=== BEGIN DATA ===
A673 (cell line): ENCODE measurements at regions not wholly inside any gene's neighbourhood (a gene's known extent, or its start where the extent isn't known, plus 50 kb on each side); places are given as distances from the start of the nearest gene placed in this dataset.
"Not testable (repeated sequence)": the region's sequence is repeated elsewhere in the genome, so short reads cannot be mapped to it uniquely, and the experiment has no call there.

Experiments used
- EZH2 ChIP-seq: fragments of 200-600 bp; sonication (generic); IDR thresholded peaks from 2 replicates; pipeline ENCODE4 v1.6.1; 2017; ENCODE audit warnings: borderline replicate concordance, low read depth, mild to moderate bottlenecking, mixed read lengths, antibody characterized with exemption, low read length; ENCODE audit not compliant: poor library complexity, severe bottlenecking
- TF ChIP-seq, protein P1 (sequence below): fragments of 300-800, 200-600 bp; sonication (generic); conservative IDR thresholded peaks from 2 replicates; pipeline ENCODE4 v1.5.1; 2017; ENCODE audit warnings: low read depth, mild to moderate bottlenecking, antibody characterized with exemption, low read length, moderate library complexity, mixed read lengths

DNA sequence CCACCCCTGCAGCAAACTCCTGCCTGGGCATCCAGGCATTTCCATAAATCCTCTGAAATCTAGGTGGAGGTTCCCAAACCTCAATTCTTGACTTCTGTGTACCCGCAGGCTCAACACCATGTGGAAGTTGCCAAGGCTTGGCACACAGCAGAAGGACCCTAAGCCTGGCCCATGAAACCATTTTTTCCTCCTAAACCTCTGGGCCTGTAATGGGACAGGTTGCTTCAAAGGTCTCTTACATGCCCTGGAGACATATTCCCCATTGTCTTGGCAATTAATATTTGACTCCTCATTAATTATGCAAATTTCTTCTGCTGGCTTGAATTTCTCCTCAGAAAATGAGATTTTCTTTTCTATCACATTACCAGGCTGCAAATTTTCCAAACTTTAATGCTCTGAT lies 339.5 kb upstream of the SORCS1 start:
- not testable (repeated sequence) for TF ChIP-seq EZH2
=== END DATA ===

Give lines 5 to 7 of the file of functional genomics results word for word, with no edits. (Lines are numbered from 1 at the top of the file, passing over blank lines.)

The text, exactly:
- TF ChIP-seq, protein P1 (sequence below): fragments of 300-800, 200-600 bp; sonication (generic); conservative IDR thresholded peaks from 2 replicates; pipeline ENCODE4 v1.5.1; 2017; ENCODE audit warnings: low read depth, mild to moderate bottlenecking, antibody characterized with exemption, low read length, moderate library complexity, mixed read lengths

DNA sequence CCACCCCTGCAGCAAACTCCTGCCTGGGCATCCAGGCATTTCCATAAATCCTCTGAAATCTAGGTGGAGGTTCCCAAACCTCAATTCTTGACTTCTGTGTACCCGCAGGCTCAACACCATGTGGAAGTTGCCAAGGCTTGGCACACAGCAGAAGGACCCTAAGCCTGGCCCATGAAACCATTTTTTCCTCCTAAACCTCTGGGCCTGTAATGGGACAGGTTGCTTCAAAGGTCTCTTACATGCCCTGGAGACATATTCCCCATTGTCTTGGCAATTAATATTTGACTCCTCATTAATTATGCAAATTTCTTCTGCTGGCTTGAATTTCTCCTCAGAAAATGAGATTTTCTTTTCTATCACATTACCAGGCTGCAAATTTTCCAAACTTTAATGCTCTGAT lies 339.5 kb upstream of the SORCS1 start:
- not testable (repeated sequence) for TF ChIP-seq EZH2